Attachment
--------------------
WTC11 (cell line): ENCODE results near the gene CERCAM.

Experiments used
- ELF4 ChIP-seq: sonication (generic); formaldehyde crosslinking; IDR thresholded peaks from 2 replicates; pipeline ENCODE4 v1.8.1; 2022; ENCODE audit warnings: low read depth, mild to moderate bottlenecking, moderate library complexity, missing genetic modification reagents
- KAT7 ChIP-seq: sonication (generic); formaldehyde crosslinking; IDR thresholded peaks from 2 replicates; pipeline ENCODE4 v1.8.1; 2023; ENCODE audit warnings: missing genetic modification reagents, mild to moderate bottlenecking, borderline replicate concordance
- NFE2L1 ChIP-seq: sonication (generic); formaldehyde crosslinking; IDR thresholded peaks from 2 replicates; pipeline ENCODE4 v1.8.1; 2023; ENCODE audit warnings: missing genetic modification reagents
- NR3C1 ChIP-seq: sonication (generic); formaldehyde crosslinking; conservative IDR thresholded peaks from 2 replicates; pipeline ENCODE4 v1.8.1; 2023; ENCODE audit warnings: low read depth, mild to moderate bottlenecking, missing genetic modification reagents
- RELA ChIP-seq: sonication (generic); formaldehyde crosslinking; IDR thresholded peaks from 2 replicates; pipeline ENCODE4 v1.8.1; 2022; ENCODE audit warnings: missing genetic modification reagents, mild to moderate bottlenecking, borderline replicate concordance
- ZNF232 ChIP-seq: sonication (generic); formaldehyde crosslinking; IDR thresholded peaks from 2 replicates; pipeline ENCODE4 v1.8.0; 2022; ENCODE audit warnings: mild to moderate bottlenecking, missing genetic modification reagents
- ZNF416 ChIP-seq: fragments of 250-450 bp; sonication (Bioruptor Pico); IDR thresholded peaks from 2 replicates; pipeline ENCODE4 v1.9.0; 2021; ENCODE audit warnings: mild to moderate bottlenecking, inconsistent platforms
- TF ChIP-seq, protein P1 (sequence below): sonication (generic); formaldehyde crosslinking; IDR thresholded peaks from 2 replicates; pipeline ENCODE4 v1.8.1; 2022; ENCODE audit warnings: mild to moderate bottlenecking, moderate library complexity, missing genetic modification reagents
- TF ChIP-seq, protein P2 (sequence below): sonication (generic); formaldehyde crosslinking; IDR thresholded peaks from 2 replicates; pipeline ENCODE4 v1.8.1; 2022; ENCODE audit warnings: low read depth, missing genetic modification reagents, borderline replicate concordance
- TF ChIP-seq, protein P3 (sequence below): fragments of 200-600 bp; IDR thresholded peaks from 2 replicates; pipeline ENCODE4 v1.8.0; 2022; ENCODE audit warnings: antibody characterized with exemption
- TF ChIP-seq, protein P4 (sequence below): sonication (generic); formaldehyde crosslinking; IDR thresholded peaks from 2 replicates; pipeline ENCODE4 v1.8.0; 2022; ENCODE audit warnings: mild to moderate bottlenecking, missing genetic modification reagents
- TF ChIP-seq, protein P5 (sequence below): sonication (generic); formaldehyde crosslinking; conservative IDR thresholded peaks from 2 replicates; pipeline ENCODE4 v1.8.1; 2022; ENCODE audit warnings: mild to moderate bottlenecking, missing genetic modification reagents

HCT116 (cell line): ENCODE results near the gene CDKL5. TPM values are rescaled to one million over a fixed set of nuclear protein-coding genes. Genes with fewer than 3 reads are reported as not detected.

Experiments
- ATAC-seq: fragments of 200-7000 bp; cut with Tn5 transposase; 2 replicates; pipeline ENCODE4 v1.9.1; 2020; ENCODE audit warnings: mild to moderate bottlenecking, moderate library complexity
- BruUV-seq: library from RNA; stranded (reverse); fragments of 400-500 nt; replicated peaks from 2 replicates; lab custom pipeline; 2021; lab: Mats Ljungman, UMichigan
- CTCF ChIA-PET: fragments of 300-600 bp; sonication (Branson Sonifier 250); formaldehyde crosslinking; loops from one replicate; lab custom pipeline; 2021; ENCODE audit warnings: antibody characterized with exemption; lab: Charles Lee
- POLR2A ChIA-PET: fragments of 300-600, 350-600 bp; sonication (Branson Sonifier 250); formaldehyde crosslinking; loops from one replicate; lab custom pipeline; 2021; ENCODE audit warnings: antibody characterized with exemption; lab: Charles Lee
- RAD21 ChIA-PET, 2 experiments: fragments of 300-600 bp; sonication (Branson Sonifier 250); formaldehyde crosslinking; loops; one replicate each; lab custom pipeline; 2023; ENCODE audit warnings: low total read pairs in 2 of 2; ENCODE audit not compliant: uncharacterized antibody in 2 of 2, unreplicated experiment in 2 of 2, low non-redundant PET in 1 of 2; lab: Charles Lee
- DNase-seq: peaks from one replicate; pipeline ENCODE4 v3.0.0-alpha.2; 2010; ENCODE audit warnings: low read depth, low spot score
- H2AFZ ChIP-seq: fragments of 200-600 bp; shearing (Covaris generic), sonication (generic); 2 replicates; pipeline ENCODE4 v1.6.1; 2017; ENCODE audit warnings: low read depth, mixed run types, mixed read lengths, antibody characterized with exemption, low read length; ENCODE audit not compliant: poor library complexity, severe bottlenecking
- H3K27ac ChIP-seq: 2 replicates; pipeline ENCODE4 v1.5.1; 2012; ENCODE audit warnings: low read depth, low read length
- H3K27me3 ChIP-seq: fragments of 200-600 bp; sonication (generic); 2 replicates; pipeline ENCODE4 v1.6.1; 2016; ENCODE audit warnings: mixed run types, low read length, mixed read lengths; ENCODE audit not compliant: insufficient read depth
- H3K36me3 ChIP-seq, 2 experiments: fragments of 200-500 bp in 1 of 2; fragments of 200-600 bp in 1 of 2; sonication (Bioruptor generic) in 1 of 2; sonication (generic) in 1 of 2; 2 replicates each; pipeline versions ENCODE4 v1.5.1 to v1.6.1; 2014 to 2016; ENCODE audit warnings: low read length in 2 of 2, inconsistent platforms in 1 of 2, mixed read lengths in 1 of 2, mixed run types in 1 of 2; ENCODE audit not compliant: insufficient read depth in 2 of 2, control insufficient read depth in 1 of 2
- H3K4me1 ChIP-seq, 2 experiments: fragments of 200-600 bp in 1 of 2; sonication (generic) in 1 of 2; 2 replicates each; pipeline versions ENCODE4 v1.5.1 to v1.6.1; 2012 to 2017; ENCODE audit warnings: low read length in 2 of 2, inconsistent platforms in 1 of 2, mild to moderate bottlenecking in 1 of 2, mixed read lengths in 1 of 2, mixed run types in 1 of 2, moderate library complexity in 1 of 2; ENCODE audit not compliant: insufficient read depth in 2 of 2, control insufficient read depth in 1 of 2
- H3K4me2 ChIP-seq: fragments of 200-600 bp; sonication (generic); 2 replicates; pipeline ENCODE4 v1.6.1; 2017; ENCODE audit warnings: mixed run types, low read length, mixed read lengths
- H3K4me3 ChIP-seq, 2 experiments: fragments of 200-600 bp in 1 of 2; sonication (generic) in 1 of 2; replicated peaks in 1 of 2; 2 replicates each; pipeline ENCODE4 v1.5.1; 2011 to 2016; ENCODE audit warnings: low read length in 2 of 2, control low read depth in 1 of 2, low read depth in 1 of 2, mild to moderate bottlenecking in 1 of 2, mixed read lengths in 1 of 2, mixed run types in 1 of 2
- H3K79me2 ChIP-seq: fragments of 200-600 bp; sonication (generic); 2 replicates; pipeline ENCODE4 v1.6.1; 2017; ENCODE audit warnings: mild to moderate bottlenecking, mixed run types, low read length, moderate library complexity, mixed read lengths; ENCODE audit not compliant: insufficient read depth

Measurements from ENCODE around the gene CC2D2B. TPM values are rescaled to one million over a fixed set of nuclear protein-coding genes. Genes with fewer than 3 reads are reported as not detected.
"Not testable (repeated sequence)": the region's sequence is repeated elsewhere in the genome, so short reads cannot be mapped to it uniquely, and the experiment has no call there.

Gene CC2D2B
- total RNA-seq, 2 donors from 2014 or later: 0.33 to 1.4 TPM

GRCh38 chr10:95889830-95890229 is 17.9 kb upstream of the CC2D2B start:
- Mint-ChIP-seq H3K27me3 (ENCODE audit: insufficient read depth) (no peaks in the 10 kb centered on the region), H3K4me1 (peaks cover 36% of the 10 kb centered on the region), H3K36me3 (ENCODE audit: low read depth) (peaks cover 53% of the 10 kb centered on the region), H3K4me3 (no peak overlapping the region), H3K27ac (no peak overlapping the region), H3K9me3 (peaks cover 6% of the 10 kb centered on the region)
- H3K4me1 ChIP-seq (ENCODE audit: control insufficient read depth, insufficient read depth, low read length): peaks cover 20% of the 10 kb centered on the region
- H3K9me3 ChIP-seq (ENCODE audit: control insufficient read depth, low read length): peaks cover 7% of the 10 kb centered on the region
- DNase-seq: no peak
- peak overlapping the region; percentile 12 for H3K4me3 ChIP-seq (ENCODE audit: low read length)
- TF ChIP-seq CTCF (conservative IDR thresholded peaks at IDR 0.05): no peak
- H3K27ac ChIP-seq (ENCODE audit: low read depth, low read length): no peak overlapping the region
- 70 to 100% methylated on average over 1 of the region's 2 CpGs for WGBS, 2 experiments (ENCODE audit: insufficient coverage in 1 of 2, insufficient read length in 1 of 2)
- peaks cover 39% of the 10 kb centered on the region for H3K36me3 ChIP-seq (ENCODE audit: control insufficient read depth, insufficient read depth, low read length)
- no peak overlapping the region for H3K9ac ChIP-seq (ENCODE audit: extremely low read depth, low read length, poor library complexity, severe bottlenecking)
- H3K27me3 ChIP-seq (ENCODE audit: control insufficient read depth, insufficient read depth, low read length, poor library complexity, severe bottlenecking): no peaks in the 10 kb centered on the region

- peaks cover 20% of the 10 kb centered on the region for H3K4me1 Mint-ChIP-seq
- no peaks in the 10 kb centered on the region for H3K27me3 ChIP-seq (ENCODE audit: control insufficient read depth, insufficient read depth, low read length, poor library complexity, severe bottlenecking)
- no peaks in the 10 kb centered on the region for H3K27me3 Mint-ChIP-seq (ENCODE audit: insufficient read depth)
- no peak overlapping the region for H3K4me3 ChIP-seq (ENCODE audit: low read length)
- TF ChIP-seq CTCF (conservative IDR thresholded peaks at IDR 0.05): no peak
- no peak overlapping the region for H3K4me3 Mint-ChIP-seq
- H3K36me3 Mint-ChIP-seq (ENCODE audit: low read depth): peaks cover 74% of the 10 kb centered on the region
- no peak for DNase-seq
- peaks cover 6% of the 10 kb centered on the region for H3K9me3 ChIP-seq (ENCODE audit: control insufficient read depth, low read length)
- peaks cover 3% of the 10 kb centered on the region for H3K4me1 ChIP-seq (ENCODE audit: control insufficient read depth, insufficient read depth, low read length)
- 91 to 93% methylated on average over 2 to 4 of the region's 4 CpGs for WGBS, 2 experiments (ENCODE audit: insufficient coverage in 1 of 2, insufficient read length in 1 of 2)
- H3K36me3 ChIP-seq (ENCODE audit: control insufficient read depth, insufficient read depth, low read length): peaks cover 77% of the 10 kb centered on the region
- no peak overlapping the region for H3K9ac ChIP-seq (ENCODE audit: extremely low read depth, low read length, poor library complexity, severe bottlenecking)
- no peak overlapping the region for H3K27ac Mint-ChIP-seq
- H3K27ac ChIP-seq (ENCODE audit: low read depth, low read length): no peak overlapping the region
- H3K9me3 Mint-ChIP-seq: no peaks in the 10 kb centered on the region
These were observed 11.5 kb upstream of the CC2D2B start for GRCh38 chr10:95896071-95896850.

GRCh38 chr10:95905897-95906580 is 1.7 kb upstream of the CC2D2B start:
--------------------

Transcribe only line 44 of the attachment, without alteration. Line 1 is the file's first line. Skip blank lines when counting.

- peaks cover 39% of the 10 kb centered on the region for H3K36me3 ChIP-seq (ENCODE audit: control insufficient read depth, insufficient read depth, low read length)